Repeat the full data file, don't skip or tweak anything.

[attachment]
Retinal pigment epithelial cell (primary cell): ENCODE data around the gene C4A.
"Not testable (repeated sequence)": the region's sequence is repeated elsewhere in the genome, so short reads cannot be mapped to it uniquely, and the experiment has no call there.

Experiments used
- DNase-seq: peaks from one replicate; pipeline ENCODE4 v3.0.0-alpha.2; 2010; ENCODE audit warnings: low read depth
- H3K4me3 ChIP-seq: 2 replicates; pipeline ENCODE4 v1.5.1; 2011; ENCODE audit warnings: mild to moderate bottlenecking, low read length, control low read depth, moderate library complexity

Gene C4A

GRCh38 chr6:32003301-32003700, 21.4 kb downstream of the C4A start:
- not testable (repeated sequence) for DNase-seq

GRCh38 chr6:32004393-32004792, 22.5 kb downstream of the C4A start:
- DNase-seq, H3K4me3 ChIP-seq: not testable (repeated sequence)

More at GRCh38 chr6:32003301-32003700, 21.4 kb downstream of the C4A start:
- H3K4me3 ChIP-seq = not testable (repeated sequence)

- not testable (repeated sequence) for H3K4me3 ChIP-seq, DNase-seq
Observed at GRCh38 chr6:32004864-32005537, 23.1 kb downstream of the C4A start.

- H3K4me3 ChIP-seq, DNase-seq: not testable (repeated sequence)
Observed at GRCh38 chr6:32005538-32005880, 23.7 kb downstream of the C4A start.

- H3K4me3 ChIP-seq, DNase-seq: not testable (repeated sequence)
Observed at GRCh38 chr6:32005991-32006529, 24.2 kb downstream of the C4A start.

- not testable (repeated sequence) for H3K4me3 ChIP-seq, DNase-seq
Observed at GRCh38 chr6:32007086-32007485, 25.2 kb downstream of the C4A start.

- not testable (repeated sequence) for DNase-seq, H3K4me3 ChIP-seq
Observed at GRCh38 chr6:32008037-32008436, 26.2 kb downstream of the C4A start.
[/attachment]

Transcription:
Retinal pigment epithelial cell (primary cell): ENCODE data around the gene C4A.
"Not testable (repeated sequence)": the region's sequence is repeated elsewhere in the genome, so short reads cannot be mapped to it uniquely, and the experiment has no call there.

Experiments used
- DNase-seq: peaks from one replicate; pipeline ENCODE4 v3.0.0-alpha.2; 2010; ENCODE audit warnings: low read depth
- H3K4me3 ChIP-seq: 2 replicates; pipeline ENCODE4 v1.5.1; 2011; ENCODE audit warnings: mild to moderate bottlenecking, low read length, control low read depth, moderate library complexity

Gene C4A

GRCh38 chr6:32003301-32003700, 21.4 kb downstream of the C4A start:
- not testable (repeated sequence) for DNase-seq

GRCh38 chr6:32004393-32004792, 22.5 kb downstream of the C4A start:
- DNase-seq, H3K4me3 ChIP-seq: not testable (repeated sequence)

More at GRCh38 chr6:32003301-32003700, 21.4 kb downstream of the C4A start:
- H3K4me3 ChIP-seq = not testable (repeated sequence)

- not testable (repeated sequence) for H3K4me3 ChIP-seq, DNase-seq
Observed at GRCh38 chr6:32004864-32005537, 23.1 kb downstream of the C4A start.

- H3K4me3 ChIP-seq, DNase-seq: not testable (repeated sequence)
Observed at GRCh38 chr6:32005538-32005880, 23.7 kb downstream of the C4A start.

- H3K4me3 ChIP-seq, DNase-seq: not testable (repeated sequence)
Observed at GRCh38 chr6:32005991-32006529, 24.2 kb downstream of the C4A start.

- not testable (repeated sequence) for H3K4me3 ChIP-seq, DNase-seq
Observed at GRCh38 chr6:32007086-32007485, 25.2 kb downstream of the C4A start.

- not testable (repeated sequence) for DNase-seq, H3K4me3 ChIP-seq
Observed at GRCh38 chr6:32008037-32008436, 26.2 kb downstream of the C4A start.